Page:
By the mid-’80s, Peter Case had made a name for himself as one of the most exciting talents on the Los Angeles rock ‘n roll scene, first with the pioneering power pop group the Nerves and later the explosive R&B-influenced garage pop act the Plimsouls. The Plimsouls’ second album, 1983’s Everywhere at Once, made it clear Case knew how to write a memorable song and make a powerful record. But it didn’t prepare anyone for the revelation of Peter Case, his 1986 solo debut. The album saw Case moving away from straightforward rock ‘n roll into a more acoustic-based approach, though electric guitars were still part of Case‘s formula, and his elemental harmonica work confirmed his connection to the blues. While the artist on Peter Case seemed a bit more like a folkie, he could still write a melody that would stick in the ear, and as a lyricist, he’d taken his craft to a new level. Peter Case was literate and introspective in a way Case‘s previous songwriting was not, but without seeming pretentious or self-involved. Case‘s new songs often dealt with a changing America, looking back to the promise and turbulence of the ’60s on songs like “Steel Strings,” “I Shook His Hand,” and “Satellite Beach” while also pondering the light and dark within the human heart on “Small Town Spree” and “Walk in the Woods.” Case wrote and recorded the album after experiencing a spiritual awakening, but if matters of the heart and the soul are a frequent part of these songs, Case shows no interest in preaching, instead allowing listeners to reach their own conclusions from the lives and misadventures of his characters. And producer T-Bone Burnett (assisted by Mitchell Froom on four tunes) helped Case create a lively and expressive backdrop for the songs, aided immeasurably by Jerry Marotta‘s percussion and a haunting string arrangement by Van Dyke Parks on “Small Town Spree.” Peter Case would make other albums as good as his solo debut, but there’s an excitement and a joyous embrace of creative possibilities that make it perhaps his most immediately engaging album.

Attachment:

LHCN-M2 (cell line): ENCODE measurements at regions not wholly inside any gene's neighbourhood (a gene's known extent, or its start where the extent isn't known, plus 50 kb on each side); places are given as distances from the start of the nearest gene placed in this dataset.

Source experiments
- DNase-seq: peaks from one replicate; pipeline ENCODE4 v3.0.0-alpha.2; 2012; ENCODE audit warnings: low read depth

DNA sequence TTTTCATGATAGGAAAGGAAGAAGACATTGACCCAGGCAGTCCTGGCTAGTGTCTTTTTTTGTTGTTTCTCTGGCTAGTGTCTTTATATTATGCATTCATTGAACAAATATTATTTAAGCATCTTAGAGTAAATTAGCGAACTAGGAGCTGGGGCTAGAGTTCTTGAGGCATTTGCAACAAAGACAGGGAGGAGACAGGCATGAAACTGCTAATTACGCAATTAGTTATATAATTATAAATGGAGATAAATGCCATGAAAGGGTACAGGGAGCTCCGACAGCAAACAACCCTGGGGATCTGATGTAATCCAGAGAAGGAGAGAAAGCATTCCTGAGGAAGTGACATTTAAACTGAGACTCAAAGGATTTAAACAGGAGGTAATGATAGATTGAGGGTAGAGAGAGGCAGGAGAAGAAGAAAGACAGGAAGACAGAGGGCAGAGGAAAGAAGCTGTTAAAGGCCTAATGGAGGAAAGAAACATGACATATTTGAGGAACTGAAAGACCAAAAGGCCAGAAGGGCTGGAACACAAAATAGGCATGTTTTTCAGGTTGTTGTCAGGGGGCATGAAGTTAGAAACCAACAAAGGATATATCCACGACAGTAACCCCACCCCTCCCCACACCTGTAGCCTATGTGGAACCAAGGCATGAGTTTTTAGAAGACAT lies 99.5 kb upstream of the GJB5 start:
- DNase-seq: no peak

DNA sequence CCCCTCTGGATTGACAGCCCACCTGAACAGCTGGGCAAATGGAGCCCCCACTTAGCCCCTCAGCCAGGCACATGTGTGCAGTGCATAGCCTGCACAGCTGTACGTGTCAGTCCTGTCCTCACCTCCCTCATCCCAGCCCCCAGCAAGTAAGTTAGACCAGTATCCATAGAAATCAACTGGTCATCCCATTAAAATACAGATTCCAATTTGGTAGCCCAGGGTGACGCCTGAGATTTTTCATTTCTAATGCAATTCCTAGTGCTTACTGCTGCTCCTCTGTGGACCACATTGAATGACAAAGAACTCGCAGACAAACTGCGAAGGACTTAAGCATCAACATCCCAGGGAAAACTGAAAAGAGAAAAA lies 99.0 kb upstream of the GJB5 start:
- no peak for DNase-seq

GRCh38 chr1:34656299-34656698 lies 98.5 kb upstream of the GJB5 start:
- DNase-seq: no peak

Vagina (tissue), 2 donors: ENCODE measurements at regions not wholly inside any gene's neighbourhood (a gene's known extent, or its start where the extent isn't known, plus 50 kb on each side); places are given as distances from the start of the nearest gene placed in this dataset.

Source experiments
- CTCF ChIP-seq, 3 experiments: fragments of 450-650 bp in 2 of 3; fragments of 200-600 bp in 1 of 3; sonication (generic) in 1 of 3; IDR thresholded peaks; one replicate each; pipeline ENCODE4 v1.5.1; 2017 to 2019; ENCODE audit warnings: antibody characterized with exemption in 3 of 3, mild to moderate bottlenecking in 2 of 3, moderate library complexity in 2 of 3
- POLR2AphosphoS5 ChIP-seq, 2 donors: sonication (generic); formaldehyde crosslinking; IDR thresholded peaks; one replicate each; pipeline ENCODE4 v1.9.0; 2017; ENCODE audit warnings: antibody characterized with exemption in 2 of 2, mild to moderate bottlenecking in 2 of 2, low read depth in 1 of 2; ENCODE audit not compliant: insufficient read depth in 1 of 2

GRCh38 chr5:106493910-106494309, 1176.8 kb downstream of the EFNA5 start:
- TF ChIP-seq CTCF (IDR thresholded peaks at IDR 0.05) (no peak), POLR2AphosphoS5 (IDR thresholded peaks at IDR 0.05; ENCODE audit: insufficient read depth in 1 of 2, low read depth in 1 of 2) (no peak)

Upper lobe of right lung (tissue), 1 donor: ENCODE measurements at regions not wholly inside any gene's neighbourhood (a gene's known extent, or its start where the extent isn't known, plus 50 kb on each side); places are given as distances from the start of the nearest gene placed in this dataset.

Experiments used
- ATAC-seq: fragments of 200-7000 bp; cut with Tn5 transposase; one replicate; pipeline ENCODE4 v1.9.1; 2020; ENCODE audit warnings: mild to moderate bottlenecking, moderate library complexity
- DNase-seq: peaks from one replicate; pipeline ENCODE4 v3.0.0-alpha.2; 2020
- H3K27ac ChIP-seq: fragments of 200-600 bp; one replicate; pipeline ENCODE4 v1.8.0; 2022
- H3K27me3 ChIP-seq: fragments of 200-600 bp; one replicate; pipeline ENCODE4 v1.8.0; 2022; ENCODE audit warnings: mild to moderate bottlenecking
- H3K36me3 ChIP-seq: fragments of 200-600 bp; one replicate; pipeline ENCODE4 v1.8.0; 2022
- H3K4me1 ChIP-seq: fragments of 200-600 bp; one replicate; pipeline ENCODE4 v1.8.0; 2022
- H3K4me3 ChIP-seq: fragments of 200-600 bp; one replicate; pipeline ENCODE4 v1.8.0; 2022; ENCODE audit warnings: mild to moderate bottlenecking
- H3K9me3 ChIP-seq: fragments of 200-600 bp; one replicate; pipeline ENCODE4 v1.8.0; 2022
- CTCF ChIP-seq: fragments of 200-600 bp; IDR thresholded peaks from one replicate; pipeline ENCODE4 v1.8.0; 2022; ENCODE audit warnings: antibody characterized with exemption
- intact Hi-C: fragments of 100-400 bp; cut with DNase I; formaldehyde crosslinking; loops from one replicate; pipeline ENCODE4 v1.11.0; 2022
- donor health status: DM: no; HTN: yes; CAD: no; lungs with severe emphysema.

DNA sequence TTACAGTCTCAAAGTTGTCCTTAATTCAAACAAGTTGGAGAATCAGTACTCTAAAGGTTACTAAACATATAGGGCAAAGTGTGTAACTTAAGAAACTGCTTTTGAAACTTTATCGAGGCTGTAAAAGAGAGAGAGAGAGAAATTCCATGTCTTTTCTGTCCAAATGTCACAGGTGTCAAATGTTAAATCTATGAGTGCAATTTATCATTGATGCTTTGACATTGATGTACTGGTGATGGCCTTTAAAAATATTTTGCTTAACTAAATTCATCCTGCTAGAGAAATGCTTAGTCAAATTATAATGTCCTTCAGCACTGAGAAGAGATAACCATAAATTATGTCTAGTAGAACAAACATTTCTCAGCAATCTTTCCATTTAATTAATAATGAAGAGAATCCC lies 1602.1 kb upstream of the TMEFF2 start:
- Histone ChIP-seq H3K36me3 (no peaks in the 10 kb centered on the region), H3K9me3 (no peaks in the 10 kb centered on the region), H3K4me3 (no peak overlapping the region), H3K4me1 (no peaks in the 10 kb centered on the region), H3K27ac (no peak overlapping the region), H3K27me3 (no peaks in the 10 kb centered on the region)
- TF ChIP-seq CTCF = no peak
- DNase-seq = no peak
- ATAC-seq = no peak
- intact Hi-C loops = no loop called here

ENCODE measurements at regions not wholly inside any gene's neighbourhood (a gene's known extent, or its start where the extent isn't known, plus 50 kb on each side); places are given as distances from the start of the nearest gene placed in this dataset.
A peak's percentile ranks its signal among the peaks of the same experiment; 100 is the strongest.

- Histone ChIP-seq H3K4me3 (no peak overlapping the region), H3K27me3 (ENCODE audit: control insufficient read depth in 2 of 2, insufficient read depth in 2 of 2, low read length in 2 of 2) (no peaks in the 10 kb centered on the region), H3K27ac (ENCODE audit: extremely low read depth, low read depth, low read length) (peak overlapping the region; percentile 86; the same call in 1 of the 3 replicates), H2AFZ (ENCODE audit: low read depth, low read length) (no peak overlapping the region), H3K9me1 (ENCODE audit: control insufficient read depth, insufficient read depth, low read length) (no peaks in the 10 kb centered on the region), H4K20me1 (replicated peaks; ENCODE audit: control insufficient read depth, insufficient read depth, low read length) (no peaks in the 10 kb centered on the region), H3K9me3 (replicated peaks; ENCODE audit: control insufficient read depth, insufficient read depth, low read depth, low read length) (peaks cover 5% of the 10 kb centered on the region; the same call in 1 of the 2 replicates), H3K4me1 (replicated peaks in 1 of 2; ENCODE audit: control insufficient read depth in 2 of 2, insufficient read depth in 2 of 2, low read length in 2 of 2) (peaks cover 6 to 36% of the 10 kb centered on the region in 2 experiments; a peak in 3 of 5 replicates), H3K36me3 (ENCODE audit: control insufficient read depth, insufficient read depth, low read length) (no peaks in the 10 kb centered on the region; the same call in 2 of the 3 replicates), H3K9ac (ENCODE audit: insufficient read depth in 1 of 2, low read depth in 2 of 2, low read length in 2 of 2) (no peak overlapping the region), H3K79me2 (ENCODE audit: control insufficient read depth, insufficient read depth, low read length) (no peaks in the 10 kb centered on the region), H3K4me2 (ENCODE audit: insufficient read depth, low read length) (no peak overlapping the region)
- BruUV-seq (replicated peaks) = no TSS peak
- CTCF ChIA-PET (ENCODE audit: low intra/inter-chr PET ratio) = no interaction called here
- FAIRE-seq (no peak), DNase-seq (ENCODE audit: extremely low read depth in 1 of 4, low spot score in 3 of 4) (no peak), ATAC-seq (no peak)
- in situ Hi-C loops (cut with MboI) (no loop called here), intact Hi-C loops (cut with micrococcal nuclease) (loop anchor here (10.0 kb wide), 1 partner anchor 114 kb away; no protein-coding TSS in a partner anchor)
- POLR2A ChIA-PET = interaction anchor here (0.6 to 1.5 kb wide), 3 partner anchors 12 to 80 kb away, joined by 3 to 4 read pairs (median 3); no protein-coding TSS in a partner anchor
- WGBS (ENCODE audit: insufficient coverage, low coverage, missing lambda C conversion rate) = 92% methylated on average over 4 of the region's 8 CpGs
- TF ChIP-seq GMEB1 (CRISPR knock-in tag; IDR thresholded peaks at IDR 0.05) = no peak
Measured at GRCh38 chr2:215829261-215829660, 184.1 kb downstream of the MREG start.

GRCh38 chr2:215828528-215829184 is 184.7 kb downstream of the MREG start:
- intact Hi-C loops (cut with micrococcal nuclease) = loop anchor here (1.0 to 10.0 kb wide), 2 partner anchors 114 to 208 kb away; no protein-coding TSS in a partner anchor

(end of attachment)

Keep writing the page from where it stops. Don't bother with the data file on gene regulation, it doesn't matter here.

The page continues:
The Plimsouls achieved success with the hit single “A Million Miles Away,” which landed them a role in the movie Valley Girl, as the band performing during the club scenes. Case’s 1986 solo Geffen Record debut revealed deep roots in folk and blues, and earned him his first Grammy nomination for the song “Old Blue Car” as well as the Number 1 spot on the NY Time’s 1986 Best CDs list. Six CDs later, Case earned another nomination for Let Us Now Praise Sleepy John, a remarkable collection of songs that features Case’s voice and a single guitar. It’s clear that Case is a major talent on the Americana troubadour landscape.
Case’s 2010 CD, Wig!, emphasized the rock and blues side of Case’s repertoire, while 2007’s Let Us Now Praise Sleepy John demonstrates what Case can do with just his voice and a guitar. With or without a backing band, Case delivers his songs with both intense passion and introspective nuance.